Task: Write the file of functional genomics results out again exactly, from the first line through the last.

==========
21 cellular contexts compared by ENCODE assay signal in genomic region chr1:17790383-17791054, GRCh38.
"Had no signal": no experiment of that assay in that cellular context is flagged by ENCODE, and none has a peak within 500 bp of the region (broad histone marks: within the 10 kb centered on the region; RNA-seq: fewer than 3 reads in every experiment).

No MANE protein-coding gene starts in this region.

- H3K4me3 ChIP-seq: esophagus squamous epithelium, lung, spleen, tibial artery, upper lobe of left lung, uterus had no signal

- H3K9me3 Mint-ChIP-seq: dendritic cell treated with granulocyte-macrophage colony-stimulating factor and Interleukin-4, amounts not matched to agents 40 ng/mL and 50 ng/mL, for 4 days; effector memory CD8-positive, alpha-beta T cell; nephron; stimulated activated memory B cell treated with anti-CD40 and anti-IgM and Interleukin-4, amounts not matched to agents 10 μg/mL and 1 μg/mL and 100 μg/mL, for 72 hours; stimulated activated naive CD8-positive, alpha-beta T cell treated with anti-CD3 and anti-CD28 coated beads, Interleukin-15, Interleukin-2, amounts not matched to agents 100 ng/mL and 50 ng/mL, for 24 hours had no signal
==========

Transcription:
21 cellular contexts compared by ENCODE assay signal in genomic region chr1:17790383-17791054, GRCh38.
"Had no signal": no experiment of that assay in that cellular context is flagged by ENCODE, and none has a peak within 500 bp of the region (broad histone marks: within the 10 kb centered on the region; RNA-seq: fewer than 3 reads in every experiment).

No MANE protein-coding gene starts in this region.

- H3K4me3 ChIP-seq: esophagus squamous epithelium, lung, spleen, tibial artery, upper lobe of left lung, uterus had no signal

- H3K9me3 Mint-ChIP-seq: dendritic cell treated with granulocyte-macrophage colony-stimulating factor and Interleukin-4, amounts not matched to agents 40 ng/mL and 50 ng/mL, for 4 days; effector memory CD8-positive, alpha-beta T cell; nephron; stimulated activated memory B cell treated with anti-CD40 and anti-IgM and Interleukin-4, amounts not matched to agents 10 μg/mL and 1 μg/mL and 100 μg/mL, for 72 hours; stimulated activated naive CD8-positive, alpha-beta T cell treated with anti-CD3 and anti-CD28 coated beads, Interleukin-15, Interleukin-2, amounts not matched to agents 100 ng/mL and 50 ng/mL, for 24 hours had no signal